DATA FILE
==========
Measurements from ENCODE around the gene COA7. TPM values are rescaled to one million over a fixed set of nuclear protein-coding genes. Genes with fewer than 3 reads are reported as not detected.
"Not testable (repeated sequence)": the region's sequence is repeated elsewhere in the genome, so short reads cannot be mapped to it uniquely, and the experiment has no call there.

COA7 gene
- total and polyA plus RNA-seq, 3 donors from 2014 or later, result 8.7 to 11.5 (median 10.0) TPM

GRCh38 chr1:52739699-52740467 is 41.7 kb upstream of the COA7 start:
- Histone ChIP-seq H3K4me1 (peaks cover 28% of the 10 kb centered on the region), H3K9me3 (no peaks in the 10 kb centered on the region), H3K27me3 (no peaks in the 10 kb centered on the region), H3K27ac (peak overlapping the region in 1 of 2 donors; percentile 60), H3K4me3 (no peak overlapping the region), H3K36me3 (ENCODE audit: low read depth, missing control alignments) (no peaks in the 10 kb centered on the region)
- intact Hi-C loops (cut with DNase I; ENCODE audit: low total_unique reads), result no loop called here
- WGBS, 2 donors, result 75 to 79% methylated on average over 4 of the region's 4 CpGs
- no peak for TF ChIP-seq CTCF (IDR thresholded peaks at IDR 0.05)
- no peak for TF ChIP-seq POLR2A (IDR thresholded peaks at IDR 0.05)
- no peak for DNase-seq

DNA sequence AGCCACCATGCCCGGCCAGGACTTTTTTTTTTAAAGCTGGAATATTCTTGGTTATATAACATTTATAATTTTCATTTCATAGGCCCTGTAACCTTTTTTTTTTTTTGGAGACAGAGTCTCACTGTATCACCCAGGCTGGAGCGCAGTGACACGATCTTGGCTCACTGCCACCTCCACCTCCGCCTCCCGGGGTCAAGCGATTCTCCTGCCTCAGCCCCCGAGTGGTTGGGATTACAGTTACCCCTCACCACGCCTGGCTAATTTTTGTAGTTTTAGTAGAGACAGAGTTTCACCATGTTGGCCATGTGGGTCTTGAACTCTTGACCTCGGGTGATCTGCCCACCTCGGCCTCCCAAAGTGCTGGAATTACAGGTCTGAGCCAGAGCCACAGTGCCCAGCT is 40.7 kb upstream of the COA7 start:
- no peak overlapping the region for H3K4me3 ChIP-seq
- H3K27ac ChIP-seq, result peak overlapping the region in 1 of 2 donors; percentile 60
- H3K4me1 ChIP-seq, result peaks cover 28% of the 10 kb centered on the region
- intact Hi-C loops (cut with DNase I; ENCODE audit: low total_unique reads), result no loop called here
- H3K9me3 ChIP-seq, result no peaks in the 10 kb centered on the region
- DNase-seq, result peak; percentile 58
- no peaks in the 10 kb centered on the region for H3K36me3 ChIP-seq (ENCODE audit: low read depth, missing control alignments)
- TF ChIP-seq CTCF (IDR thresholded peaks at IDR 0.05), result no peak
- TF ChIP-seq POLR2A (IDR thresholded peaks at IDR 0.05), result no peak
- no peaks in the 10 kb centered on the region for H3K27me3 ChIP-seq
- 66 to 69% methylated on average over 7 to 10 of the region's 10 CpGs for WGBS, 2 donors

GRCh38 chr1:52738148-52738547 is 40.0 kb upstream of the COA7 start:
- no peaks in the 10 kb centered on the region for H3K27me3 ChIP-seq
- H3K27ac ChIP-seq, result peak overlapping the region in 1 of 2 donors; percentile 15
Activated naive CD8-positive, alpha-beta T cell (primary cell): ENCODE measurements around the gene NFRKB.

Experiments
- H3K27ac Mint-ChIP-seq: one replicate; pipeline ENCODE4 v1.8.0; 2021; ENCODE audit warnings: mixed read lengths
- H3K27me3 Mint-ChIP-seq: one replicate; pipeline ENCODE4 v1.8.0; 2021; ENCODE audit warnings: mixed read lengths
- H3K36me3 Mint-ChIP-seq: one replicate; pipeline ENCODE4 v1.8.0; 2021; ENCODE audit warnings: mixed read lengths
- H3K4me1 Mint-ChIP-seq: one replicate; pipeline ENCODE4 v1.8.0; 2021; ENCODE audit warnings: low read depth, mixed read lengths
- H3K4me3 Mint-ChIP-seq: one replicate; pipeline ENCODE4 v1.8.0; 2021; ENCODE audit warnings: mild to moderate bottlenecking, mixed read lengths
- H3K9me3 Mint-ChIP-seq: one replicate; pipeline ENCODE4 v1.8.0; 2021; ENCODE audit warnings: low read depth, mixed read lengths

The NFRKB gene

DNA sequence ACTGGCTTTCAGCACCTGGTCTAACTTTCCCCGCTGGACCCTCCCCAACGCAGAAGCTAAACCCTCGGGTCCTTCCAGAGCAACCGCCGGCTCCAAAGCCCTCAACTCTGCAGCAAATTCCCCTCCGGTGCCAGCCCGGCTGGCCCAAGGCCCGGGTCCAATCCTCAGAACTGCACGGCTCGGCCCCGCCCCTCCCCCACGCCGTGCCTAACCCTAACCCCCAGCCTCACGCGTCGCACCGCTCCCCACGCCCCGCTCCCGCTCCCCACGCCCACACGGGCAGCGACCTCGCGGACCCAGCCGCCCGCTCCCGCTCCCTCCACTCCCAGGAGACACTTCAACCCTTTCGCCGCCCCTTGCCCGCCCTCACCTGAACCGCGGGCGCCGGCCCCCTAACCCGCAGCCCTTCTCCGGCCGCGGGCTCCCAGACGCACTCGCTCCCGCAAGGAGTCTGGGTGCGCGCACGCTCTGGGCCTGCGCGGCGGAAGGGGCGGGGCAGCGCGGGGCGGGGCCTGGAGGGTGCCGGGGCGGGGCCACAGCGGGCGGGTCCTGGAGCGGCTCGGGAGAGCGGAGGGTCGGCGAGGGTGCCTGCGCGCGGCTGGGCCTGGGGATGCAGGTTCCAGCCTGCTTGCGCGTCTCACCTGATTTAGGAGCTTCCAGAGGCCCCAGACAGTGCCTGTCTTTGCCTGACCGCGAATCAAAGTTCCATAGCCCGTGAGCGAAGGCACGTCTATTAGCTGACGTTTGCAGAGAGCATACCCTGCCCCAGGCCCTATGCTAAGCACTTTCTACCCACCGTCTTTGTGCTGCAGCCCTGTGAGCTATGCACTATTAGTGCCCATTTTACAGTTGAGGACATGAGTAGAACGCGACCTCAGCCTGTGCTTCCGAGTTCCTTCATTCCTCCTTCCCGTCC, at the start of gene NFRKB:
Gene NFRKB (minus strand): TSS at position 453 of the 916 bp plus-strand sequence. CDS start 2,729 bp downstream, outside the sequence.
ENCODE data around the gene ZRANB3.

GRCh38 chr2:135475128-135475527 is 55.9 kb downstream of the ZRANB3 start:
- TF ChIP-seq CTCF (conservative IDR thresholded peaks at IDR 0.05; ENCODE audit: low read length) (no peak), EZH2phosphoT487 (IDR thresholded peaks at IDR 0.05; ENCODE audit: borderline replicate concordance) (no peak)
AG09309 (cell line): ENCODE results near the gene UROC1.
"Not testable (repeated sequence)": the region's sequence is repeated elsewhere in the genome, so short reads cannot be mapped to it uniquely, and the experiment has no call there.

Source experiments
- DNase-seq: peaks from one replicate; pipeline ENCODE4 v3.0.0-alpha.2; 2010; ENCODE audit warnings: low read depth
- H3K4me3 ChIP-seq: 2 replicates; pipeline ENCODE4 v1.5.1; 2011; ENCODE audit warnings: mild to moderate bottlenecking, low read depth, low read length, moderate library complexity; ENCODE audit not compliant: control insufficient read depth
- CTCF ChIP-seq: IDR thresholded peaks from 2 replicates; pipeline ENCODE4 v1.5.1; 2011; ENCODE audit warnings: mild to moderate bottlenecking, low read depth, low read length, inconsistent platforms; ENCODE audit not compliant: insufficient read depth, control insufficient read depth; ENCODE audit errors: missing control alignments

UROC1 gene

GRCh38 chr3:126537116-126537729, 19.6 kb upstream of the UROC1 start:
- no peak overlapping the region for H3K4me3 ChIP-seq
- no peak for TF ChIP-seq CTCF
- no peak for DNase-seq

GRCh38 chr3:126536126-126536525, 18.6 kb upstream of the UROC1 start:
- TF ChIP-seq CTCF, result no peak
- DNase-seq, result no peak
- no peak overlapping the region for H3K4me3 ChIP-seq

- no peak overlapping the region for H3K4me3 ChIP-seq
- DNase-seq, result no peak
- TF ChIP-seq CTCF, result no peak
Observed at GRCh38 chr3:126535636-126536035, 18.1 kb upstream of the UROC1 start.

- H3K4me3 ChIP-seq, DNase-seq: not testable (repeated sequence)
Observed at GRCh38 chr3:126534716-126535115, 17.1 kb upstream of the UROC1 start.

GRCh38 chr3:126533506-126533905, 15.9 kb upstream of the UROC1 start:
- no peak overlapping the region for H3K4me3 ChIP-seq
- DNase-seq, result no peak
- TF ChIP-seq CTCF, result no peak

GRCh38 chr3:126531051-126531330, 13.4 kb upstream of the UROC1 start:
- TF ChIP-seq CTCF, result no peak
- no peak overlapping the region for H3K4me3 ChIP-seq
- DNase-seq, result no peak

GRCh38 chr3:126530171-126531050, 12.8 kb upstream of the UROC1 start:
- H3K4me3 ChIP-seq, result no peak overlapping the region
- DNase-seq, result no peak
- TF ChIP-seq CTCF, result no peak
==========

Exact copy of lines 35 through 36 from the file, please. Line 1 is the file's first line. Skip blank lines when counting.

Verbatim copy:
The NFRKB gene

DNA sequence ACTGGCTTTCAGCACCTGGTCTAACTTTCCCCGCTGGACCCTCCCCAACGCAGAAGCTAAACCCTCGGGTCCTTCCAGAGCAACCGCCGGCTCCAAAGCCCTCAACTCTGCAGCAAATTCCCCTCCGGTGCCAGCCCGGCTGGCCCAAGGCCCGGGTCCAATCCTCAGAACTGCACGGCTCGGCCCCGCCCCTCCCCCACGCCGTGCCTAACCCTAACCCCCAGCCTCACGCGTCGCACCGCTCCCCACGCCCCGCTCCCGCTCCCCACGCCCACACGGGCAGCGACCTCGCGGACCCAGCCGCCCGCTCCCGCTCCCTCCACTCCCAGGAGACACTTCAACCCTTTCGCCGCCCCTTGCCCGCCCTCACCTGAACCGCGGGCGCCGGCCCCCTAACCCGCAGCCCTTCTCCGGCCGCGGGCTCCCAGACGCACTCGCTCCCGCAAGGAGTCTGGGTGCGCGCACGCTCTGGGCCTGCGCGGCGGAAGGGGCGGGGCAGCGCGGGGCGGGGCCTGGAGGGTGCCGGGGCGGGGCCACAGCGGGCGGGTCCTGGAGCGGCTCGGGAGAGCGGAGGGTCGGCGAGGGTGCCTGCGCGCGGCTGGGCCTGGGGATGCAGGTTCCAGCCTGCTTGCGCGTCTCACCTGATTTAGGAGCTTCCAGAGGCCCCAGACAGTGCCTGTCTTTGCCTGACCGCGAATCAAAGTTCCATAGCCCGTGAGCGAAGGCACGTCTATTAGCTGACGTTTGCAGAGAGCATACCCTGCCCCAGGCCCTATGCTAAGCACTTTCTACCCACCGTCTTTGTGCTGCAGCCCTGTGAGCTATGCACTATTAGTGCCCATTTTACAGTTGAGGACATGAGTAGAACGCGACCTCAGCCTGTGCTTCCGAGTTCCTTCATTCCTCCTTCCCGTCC, at the start of gene NFRKB: